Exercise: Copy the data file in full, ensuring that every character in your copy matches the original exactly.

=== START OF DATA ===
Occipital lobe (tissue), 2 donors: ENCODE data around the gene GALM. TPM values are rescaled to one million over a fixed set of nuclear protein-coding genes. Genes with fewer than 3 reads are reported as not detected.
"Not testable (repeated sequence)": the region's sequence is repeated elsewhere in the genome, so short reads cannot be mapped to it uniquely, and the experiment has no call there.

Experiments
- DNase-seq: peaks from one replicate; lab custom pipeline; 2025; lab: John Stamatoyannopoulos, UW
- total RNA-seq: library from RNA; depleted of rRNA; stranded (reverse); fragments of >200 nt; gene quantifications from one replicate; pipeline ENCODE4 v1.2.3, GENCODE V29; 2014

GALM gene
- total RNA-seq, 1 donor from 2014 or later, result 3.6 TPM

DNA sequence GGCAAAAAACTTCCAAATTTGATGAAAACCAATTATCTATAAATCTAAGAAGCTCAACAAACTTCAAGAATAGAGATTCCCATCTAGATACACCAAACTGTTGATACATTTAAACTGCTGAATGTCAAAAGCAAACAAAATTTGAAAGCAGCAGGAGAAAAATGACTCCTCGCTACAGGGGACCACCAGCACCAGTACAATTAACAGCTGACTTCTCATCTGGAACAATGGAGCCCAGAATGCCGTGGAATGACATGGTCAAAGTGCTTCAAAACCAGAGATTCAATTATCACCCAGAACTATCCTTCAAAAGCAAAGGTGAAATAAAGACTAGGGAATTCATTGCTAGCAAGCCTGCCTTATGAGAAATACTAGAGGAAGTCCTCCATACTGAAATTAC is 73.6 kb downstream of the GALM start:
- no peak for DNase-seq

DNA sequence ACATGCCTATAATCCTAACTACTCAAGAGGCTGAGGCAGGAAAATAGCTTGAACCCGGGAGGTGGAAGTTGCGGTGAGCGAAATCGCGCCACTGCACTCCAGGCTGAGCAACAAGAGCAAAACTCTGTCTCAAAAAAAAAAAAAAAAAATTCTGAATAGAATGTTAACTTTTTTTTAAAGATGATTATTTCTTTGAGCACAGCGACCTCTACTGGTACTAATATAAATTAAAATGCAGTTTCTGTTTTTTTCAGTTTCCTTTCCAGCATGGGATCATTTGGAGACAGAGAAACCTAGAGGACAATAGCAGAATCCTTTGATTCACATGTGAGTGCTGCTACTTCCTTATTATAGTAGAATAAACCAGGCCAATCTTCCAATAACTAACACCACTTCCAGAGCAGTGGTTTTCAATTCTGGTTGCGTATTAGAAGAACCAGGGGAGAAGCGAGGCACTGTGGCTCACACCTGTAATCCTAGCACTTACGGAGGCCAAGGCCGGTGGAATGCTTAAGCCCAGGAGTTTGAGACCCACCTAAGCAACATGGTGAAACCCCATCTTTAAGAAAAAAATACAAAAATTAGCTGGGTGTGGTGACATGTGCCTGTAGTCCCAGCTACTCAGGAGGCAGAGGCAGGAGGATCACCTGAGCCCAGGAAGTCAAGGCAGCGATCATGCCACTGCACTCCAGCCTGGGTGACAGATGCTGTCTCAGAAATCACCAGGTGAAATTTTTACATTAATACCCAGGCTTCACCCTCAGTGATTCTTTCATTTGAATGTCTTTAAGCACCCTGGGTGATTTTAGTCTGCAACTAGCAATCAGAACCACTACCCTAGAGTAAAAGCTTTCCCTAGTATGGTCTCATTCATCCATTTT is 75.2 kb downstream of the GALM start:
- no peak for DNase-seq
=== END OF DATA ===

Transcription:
Occipital lobe (tissue), 2 donors: ENCODE data around the gene GALM. TPM values are rescaled to one million over a fixed set of nuclear protein-coding genes. Genes with fewer than 3 reads are reported as not detected.
"Not testable (repeated sequence)": the region's sequence is repeated elsewhere in the genome, so short reads cannot be mapped to it uniquely, and the experiment has no call there.

Experiments
- DNase-seq: peaks from one replicate; lab custom pipeline; 2025; lab: John Stamatoyannopoulos, UW
- total RNA-seq: library from RNA; depleted of rRNA; stranded (reverse); fragments of >200 nt; gene quantifications from one replicate; pipeline ENCODE4 v1.2.3, GENCODE V29; 2014

GALM gene
- total RNA-seq, 1 donor from 2014 or later, result 3.6 TPM

DNA sequence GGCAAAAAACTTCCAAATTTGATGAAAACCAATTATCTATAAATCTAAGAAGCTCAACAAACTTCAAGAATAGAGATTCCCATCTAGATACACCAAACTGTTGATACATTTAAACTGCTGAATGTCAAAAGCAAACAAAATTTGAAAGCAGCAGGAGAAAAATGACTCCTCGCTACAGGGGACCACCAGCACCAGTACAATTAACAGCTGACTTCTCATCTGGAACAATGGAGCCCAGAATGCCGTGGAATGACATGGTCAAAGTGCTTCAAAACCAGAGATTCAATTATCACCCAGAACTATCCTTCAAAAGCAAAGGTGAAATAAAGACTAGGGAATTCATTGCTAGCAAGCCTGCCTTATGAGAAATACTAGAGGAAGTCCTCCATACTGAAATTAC is 73.6 kb downstream of the GALM start:
- no peak for DNase-seq

DNA sequence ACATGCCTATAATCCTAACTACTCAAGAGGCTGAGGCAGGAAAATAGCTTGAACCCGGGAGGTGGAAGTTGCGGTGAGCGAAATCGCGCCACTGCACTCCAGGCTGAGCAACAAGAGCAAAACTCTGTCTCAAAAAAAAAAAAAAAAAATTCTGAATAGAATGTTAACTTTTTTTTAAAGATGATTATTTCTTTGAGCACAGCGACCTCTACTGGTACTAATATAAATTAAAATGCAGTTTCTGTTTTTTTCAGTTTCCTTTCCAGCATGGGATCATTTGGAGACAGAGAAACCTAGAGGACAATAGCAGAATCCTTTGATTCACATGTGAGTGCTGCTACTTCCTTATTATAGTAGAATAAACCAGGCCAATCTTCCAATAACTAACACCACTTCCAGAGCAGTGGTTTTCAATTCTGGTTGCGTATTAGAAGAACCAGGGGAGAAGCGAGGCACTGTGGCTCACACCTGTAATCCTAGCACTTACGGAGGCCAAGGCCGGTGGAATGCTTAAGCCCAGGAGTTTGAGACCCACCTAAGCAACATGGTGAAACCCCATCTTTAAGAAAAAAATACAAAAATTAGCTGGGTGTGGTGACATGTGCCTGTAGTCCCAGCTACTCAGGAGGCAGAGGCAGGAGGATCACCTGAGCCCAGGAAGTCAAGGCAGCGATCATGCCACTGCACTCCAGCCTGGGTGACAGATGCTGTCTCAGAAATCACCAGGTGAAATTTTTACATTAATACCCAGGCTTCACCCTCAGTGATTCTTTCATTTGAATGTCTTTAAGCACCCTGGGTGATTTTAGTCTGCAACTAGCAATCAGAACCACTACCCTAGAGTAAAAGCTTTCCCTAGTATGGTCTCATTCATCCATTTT is 75.2 kb downstream of the GALM start:
- no peak for DNase-seq